How We Built a Raised Bed Children’s Garden

How We Built a Raised Bed Children's Garden for Our Young Kids. Want your kids to have somewhere to dig and plant flowers? Here's how we build a raised bed to accommodate them. (Photo: Boy with a giant shovel digging in a large wooden box.)

As a child, I’d spend hours in my backyard poking around in the dirt. I’d pretend specific plants were magical and “mix” up concoctions. I could be alone with my imagination, whether under the giant pine tree or next to my mom’s garden bed.

But our yard doesn’t offer the same experience for our kids. It’s on a corner heavy with foot traffic and no clear place for them to play in the dirt. So I wanted to make them one – somewhere that was set-aside, just for them. After more than a year of planning – raising a new baby took a higher priority – we finally started building it this spring.

The children’s garden isn’t anything complicated. While there are some amazing outdoor play spaces on Pinterest, we had neither the space or need for anything that elaborate. We just wanted to build something that could hold some dirt. It’s really just a box. Or in fancy garden terms, a raised bed children’s garden.

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Camping with Two Kids in Cunningham Falls State Park: The Good, the Not-So-Bad, and the Lessons Learned

"Camping with Two Kids at Cunningham Falls State Park: The Good, The Not-So-Bad, and the Lessons Learned" Thinking about camping with two kids? Here's what we enjoyed and what we'd do differently next time. (Photo: Orange, white and green tent on a packed dirt campsite in front of trees with a toy truck.)

Feeling the thump thump thump of kicking feet against my back and the cries of the baby who did not want to be in the car any longer, I thought, “What the hell was I thinking trying to go camping with two kids?” We were still 45 minutes from our site and things were already going very badly. Fortunately, a couple of potty breaks and some whining later, I realized that the camping trip this past weekend turned out a hell of a lot better than I expected it. In fact, it was easily our best camping trip so far.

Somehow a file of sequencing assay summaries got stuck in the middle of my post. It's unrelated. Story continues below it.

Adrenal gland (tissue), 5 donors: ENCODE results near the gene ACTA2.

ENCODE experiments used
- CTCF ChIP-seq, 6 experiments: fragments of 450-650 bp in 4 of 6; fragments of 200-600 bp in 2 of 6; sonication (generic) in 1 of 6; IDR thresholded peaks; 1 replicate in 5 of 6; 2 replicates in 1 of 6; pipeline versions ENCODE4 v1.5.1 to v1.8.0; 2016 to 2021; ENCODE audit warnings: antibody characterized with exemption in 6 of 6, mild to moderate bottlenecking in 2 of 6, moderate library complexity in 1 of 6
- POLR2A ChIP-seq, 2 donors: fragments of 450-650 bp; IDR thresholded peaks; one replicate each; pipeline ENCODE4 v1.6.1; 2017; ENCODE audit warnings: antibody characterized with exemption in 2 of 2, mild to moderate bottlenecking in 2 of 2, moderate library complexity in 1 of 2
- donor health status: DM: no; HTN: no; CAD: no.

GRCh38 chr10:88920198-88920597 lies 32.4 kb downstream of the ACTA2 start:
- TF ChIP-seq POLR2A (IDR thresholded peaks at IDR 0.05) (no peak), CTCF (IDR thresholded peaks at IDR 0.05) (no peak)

It had been almost two years since we had gone camping with Sprout. It was the first time we went camping with two kids. Even though the times with Sprout were chaotic, from clueless packing to partying college students, I still wanted to go. There’s a genuine magic that makes all of the other nonsense worthwhile.

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The Truth about Gardening with Kids

The Truth about Gardening with Kids - yes, all of these things will happen! (Photo: Pepper plant in garden surrounded by straw)

“Nononono,” I cry, sprinting over to Little Bird. He looks up, one dirty, guilty hand still at his mouth. His lips are lined with bits of dark brown. I looked down for just a moment to plant a pepper seedling. In that short period, he crawled over to the garden fence, stuck his hand in, and shoved a chunk of dirt right in his face. I sigh, wipe him off with the back of my hand, and rest him on my hip. Gardening with kids isn’t for the faint of heart. If you garden with young kids, all of these things will happen at some point:

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Guest Post: 7 Ways to Engage Young Children in Gardening

Lasagna gardening in process

It’s spring! Along with a lot of rain and a lot of tourists here in D.C., it’s also gardening season. We’ve sowed seeds, sprouted plants, and had a baby eating mulch. While not exactly always on task, my kids do love the idea of gardening. How do I get them excited about it?

I recently wrote how I’ve involved them over at Happy Science Mom in the post 7 Clever Ways to Get Kids Excited about Gardening.

Here’s the first paragraph of the article:

“Messing around in the dirt is a classic childhood activity. Gardening is just messing around in the dirt with a purpose. Growing fruits and vegetables together can actually be one of the most fun and engaging activities that you do with your kids. In addition to the general benefits of being outside, gardening connects kids with their food, provides them with a sense of accomplishment, and is a great way to teach a variety of important skills. In my own life, I have seen my son get so excited about the cherry tomatoes in our garden that he eats them right off the plants!”